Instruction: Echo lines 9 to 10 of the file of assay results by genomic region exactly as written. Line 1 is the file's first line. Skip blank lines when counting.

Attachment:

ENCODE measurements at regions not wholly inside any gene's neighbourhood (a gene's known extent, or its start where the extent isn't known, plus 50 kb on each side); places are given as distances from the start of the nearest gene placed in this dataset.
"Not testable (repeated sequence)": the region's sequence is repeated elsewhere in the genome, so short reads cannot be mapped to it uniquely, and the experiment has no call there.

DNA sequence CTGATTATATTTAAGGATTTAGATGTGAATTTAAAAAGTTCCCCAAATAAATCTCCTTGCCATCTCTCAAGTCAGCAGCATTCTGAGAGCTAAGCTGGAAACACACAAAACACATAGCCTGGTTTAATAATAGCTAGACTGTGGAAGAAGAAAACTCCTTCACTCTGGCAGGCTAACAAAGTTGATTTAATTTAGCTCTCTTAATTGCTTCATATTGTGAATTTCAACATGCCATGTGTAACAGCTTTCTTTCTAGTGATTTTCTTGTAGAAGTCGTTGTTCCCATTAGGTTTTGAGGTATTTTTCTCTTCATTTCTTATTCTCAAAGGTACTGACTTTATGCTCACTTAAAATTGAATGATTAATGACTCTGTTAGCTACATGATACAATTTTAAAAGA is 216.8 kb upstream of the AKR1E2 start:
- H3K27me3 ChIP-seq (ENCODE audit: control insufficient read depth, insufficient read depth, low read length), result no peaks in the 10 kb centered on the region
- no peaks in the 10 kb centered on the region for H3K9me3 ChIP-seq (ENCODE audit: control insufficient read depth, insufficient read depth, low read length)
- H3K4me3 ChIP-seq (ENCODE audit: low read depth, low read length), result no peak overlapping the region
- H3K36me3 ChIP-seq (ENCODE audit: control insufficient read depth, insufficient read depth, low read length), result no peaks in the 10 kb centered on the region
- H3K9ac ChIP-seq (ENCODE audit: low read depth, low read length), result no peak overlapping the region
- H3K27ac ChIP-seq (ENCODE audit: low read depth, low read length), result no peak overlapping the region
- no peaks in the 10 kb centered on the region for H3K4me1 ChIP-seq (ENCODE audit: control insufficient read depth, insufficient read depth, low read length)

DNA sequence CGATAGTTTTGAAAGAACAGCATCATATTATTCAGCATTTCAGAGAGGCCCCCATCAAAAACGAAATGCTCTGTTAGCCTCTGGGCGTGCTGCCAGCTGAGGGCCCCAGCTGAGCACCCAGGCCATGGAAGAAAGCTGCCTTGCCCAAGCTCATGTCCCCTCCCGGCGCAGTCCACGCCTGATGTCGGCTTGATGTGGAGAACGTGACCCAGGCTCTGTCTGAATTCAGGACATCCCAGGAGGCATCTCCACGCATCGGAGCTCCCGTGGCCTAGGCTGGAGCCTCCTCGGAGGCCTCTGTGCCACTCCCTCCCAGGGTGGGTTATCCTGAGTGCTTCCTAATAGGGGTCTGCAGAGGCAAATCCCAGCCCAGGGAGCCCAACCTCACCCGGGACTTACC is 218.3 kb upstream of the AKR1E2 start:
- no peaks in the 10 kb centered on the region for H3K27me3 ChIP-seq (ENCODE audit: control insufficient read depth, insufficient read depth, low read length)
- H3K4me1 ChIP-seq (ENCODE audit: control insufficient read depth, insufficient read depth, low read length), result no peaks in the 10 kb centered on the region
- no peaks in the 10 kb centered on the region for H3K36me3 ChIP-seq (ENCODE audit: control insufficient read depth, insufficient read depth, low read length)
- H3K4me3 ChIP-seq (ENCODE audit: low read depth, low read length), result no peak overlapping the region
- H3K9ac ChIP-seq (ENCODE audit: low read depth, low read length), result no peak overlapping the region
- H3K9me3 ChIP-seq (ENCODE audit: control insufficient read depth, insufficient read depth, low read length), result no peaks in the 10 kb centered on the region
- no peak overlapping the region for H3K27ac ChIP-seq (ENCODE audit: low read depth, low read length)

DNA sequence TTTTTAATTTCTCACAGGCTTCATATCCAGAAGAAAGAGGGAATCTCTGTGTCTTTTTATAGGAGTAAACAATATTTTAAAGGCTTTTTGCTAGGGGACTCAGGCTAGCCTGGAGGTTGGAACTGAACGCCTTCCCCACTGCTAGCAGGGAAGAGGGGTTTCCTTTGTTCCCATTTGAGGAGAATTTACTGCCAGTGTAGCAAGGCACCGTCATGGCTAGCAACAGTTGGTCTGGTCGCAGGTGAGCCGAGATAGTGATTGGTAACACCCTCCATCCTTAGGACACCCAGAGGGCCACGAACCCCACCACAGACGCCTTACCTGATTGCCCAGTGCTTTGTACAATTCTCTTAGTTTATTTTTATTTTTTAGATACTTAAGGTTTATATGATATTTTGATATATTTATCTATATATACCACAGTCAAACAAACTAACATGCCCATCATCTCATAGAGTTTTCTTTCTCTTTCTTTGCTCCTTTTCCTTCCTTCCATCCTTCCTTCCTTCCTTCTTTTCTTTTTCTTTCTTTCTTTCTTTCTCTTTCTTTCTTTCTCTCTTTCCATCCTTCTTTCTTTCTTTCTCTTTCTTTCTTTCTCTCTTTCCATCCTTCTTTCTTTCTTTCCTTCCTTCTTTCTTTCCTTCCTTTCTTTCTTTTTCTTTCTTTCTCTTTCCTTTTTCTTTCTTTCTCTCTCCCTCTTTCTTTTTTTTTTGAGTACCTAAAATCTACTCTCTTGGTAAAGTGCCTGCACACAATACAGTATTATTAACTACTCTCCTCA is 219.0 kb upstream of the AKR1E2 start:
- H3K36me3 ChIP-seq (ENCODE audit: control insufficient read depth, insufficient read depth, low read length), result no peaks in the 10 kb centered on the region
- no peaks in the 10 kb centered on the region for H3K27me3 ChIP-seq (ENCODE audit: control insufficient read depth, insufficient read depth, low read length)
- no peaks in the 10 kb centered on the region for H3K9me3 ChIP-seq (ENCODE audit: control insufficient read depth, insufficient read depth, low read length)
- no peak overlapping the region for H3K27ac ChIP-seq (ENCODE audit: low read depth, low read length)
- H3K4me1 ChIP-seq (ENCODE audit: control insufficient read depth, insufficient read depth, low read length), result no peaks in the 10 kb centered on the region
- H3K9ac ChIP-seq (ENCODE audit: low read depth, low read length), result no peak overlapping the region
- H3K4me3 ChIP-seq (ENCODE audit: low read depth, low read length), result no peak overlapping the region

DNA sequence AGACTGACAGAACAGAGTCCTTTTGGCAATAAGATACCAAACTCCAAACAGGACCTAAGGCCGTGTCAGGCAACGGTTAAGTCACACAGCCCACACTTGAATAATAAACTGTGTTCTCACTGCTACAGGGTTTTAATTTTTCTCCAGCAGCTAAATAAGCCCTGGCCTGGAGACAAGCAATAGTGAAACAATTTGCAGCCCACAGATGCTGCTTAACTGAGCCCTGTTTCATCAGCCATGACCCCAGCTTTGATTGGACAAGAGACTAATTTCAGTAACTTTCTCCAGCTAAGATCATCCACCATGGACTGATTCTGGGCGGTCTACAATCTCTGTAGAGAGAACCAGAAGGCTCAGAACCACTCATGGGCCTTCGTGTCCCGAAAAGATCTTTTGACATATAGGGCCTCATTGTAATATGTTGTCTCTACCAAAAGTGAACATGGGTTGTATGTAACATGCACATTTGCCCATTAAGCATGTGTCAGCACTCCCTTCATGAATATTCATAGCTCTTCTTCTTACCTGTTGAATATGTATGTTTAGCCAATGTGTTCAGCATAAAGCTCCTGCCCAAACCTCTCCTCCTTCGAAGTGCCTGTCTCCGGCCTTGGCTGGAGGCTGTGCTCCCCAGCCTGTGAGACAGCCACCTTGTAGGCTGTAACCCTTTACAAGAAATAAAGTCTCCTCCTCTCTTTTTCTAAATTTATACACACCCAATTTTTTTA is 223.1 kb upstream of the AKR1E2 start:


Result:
- H3K27ac ChIP-seq (ENCODE audit: low read depth, low read length), result no peak overlapping the region
- no peaks in the 10 kb centered on the region for H3K4me1 ChIP-seq (ENCODE audit: control insufficient read depth, insufficient read depth, low read length)